• manual aeroplane handling exercises and techniques during stall prevention and stall recovery scenarios, including exercises at high altitude;
• realistic training scenarios that contain surprise and startle effects;
• more emphasis on manual aeroplane handling skills and, for initial type rating training, a
requirement to conduct a go-around in the aeroplane with all engines operating;
• training on the conduct of a go-around at low speed with pitch trim in an unusual nose-up position, and consider including this exercise in the skill test or
proficiency check; and
• more emphasis on the potential degradation of situational awareness (basic pilot skills) and flight path management due to the increased flight crew
reliance on aircraft automation; and
6. the LAPL(A) and PPL(A) training syllabi, adapted to the safety risks identified during the Agency’s safety review in GA.
The following are applicable since December 2019 under EASA:
UPRT for initial licensing, class and type rating training
CS-FSTD Issue 2 (elements) for FSTDs used for;
- UPRT in class and type ratings
- UPRT in CAT operators recurrent training
EASA UPRT Applicability
UPRT will apply to all EASA pilots of fixed-wing aircraft. For the purpose of this discussion, the various levels are delineated below.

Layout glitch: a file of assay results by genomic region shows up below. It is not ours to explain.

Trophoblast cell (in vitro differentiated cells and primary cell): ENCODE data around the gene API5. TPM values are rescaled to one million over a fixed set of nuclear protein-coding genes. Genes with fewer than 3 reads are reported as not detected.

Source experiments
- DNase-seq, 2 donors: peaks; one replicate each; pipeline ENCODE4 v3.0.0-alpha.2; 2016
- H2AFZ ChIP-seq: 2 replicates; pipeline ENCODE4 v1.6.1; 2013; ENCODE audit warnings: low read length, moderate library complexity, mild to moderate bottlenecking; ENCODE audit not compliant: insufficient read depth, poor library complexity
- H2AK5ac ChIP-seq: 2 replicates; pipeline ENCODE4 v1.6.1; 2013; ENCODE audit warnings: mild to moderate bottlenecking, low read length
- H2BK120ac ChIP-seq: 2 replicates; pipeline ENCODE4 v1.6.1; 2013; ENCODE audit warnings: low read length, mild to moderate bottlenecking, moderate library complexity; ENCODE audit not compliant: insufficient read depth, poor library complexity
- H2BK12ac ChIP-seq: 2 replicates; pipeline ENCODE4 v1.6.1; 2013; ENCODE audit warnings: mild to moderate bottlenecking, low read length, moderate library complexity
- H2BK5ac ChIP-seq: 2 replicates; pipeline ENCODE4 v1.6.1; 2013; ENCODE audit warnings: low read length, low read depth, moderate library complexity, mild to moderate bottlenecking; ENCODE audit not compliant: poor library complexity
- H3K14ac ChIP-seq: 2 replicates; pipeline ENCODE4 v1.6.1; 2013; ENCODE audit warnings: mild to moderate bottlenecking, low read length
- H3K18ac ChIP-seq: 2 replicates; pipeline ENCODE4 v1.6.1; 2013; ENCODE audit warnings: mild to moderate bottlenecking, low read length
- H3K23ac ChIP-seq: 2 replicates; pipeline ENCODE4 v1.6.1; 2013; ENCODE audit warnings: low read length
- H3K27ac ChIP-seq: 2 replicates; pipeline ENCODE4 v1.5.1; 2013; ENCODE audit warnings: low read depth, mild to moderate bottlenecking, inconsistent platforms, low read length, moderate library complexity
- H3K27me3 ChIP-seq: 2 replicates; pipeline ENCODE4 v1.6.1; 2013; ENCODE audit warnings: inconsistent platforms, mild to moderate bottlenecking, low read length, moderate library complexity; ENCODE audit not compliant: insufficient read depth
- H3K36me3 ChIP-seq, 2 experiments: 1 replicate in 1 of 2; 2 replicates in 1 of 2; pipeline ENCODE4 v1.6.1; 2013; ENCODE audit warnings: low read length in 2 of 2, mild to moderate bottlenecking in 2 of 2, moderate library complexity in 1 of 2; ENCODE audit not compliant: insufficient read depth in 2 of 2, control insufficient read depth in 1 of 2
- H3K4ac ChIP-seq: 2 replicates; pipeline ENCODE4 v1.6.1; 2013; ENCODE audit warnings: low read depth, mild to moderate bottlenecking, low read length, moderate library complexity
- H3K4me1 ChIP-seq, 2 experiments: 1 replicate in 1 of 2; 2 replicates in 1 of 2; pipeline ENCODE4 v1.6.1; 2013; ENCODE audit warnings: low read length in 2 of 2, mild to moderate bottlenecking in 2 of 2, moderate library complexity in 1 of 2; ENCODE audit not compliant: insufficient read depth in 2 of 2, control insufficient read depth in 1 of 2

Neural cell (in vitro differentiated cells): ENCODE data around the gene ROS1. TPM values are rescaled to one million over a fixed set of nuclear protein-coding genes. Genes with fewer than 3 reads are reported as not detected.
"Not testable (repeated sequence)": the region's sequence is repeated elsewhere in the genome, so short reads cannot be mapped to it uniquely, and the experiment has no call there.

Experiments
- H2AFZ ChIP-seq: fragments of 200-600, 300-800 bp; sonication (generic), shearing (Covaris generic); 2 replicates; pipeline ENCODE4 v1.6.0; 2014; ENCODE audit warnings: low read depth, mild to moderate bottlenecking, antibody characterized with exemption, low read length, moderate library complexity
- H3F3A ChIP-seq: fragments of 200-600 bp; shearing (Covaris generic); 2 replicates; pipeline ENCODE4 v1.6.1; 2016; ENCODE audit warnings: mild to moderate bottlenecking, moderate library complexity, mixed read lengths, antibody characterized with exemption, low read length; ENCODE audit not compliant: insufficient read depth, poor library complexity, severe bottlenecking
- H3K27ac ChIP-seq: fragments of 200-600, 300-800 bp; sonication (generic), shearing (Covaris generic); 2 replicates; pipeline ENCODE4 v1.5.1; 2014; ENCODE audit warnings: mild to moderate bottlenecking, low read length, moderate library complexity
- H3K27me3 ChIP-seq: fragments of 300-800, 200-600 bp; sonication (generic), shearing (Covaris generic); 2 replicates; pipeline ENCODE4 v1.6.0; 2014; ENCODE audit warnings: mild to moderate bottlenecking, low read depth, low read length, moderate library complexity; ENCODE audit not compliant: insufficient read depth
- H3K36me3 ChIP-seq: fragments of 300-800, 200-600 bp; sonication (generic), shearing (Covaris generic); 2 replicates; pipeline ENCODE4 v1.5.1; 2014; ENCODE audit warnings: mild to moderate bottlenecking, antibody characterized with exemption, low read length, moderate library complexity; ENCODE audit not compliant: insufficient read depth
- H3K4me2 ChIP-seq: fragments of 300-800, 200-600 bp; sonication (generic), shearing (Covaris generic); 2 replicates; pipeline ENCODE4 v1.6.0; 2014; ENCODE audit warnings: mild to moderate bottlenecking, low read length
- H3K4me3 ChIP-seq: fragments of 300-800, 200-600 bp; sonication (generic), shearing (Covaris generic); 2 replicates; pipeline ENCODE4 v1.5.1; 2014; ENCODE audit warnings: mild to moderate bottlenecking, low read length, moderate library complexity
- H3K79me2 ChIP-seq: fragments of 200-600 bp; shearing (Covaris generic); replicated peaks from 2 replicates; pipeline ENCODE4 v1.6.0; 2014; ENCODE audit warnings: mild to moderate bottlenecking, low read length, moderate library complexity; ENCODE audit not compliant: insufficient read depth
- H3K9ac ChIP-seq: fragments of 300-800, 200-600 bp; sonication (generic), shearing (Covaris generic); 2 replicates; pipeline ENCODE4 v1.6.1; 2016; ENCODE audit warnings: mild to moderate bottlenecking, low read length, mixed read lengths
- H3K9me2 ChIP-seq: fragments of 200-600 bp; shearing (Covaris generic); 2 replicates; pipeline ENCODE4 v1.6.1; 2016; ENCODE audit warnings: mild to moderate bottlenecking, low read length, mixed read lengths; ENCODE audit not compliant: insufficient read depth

UPRT under Part FCL (Licensing):
• a light version of UPRT applies to non-commercial pilots (PPL, LAPL holders)
• Basic UPRT
• Advanced UPRT (for those pursuing a license in the commercial sector)
UPRT under Part ORO (Operators)
• Pilots entering this level are now required to have the Advanced UPRT in advance
• Current pilots who do not have the Advanced UPRT training must undergo an Initial Operator
UPRT course, developed by the operator
EASA UPRT Structure for Pilots
The following is the structure for the EASA rule for airline pilots starting from the bottom to the top, as they progress through their career.
EASA Structure for instructors conducting UPRT
The following applies to instructors who deliver UPRT at either the Licensing level or at the Operator (airline) level.
EASA Links Applicable to UPRT
The FAA has issued Part 121.423 changes for UPRT, including post-stall training in simulators. These are driven by Public Law 111-216 Sec 208, Implementation of NTSB Flight Crew member Training Recommendations. The FAA requires all Part 121 pilots to be UPRT-trained by March 2020.
FAA Links Applicable to UPRT
IDT’s role in UPRT
Having been at the helm of developing these requirements, IDT implements these solutions into airline training programs.
We train your top instructors, we deliver the UPRT training tools and we ensure that your training program meets regulatory requirements.